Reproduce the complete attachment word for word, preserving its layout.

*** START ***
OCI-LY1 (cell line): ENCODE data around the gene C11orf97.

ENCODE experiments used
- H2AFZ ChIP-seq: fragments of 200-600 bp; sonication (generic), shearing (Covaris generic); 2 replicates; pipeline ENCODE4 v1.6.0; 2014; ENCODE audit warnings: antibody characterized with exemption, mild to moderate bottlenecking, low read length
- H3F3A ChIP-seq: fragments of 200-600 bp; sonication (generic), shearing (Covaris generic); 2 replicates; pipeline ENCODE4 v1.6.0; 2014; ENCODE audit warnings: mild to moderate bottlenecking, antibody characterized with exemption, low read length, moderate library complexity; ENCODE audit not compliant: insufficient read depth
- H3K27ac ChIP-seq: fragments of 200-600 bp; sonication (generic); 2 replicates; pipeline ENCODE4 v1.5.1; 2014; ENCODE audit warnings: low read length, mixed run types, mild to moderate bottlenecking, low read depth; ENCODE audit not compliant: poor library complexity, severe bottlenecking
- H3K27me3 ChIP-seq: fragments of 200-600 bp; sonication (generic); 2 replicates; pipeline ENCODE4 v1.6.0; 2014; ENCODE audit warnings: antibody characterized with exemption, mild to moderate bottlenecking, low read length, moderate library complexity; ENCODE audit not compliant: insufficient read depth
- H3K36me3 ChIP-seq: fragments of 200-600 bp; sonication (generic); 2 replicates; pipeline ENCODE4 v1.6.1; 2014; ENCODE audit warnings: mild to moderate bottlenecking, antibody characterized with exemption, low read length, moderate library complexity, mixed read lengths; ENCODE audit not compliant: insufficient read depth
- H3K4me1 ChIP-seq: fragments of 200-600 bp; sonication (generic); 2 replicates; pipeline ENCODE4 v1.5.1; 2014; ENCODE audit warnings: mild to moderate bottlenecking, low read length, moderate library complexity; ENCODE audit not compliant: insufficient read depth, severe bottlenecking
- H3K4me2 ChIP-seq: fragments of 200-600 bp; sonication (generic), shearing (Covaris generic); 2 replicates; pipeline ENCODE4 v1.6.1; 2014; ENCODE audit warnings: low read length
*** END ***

OCI-LY1 (cell line): ENCODE data around the gene C11orf97.

ENCODE experiments used
- H2AFZ ChIP-seq: fragments of 200-600 bp; sonication (generic), shearing (Covaris generic); 2 replicates; pipeline ENCODE4 v1.6.0; 2014; ENCODE audit warnings: antibody characterized with exemption, mild to moderate bottlenecking, low read length
- H3F3A ChIP-seq: fragments of 200-600 bp; sonication (generic), shearing (Covaris generic); 2 replicates; pipeline ENCODE4 v1.6.0; 2014; ENCODE audit warnings: mild to moderate bottlenecking, antibody characterized with exemption, low read length, moderate library complexity; ENCODE audit not compliant: insufficient read depth
- H3K27ac ChIP-seq: fragments of 200-600 bp; sonication (generic); 2 replicates; pipeline ENCODE4 v1.5.1; 2014; ENCODE audit warnings: low read length, mixed run types, mild to moderate bottlenecking, low read depth; ENCODE audit not compliant: poor library complexity, severe bottlenecking
- H3K27me3 ChIP-seq: fragments of 200-600 bp; sonication (generic); 2 replicates; pipeline ENCODE4 v1.6.0; 2014; ENCODE audit warnings: antibody characterized with exemption, mild to moderate bottlenecking, low read length, moderate library complexity; ENCODE audit not compliant: insufficient read depth
- H3K36me3 ChIP-seq: fragments of 200-600 bp; sonication (generic); 2 replicates; pipeline ENCODE4 v1.6.1; 2014; ENCODE audit warnings: mild to moderate bottlenecking, antibody characterized with exemption, low read length, moderate library complexity, mixed read lengths; ENCODE audit not compliant: insufficient read depth
- H3K4me1 ChIP-seq: fragments of 200-600 bp; sonication (generic); 2 replicates; pipeline ENCODE4 v1.5.1; 2014; ENCODE audit warnings: mild to moderate bottlenecking, low read length, moderate library complexity; ENCODE audit not compliant: insufficient read depth, severe bottlenecking
- H3K4me2 ChIP-seq: fragments of 200-600 bp; sonication (generic), shearing (Covaris generic); 2 replicates; pipeline ENCODE4 v1.6.1; 2014; ENCODE audit warnings: low read length